It occurred to me today that working in an office in Uganda is not so different that working in an office in London… it’s just that the internet connection here would try the patience of a saint whereas in London that role is played by the Tube. The world is almost unnervingly joined up.
But my small world illusion is crumbling – soon here there will only be internet access for set hours (and all working hours), blinking red light allowing. The thought has me feeling twitchy, an addict on part-time cold turkey, forced to ask what it is that is needed so badly.
But I know what it is that I crave. These posts help me know myself, share myself. When you write back I feel I am heard. Even when I don’t write the page structure my thoughts, gives me commas to pause and places to stop. This blank page that fills, that takes shape, helps me cope when all seems to be chaos.
There are days when I wonder if that is a good thing, whether I am leaning too much on this virtual shoulder.
I wonder if I browse like some people drink. Whether I seek too much solace in this screen, my opening up when all doors are closed, my connection when I feel far away.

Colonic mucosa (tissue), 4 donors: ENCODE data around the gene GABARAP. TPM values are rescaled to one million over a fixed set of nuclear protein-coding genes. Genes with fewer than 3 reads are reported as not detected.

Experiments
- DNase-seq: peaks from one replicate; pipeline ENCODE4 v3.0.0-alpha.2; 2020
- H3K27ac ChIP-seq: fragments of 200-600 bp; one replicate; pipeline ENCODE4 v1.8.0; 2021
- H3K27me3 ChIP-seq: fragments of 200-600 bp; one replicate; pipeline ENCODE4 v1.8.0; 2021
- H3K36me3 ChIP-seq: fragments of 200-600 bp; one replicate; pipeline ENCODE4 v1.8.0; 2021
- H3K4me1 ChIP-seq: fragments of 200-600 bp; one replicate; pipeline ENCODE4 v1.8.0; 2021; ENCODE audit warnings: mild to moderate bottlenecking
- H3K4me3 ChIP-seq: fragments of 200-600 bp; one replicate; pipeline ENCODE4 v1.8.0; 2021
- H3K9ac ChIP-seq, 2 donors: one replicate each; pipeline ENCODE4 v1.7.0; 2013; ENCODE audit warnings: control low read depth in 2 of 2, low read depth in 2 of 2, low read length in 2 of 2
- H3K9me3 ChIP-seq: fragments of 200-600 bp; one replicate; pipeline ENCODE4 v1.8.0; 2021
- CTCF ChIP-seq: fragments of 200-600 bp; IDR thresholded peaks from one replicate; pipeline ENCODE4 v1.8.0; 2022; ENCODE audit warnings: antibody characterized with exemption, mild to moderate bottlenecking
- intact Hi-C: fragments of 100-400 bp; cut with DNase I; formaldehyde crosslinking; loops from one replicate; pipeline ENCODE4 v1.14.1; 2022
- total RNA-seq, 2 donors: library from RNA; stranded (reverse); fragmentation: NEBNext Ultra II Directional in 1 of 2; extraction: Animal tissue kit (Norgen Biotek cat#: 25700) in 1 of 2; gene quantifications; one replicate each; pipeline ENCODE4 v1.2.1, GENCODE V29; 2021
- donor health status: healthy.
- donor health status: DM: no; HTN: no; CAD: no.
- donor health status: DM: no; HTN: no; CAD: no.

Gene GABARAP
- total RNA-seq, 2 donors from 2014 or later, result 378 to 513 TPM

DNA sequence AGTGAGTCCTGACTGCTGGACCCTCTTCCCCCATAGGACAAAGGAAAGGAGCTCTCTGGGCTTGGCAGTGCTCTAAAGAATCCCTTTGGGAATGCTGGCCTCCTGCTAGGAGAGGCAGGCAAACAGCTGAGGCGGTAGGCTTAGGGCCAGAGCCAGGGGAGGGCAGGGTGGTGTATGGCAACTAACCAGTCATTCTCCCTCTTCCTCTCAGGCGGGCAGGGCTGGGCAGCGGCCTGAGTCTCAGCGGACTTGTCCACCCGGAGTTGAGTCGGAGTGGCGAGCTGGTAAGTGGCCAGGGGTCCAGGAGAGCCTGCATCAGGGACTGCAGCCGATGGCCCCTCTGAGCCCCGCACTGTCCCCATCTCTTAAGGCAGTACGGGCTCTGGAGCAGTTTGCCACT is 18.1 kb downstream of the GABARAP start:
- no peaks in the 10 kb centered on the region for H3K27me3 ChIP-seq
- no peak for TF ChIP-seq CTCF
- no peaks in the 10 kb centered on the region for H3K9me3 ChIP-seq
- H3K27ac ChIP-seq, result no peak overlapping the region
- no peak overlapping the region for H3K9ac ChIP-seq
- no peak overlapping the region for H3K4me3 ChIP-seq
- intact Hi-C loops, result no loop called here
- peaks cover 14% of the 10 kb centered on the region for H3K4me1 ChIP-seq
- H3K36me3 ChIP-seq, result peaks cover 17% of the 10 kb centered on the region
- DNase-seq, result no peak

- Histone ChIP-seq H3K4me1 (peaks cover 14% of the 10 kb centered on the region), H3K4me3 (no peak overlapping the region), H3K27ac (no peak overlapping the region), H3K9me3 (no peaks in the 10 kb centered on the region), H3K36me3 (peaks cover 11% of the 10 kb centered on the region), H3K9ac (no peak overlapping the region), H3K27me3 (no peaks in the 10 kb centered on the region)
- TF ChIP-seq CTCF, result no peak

It is strange to look for the same faces, same avatars, to feel you are familiar although for the most part we have never met. I wonder how you are and where your paths are taking you and yet your reality seems a little questionable, a little thin. I am making friends with ghosts!
But then I ask myself ‘what is real?’ and I am not always sure that I find the answer. What seems is often not. After a death so much of what is writ large to those left behind is invisible to others and there lies some of the pain. We are no longer quite known, what we love is out of sight. We walk in a parallel world searching for those who no longer dwell in it.
What feels real can also deceive. I find shadows of my dad everywhere. I have his messages on my phone, his mails in my inbox, his voice, his face, the damn facebook box that tells me he has logged in 10 weeks after his final log off…
There are days when that feels more of a curse than a comfort. These little messages tell me in a hundred ways that he is still with me, that all is as it was, and each reminder of that untruth stings.
What is real and unreal has blurred and I am haunted by electronic echoes.
Since my grief is part unreal dream and part all too plausible unreality, perhaps it makes sense that more whisps of what is and yet seems not, you who read, help lift me and keep me an inch stronger.
There are at least a thousand ways to grieve and many of them make little sense to anyone else. Even in company grief is walked alone.
Perhaps the only question that really matters is simply ‘does this help?’.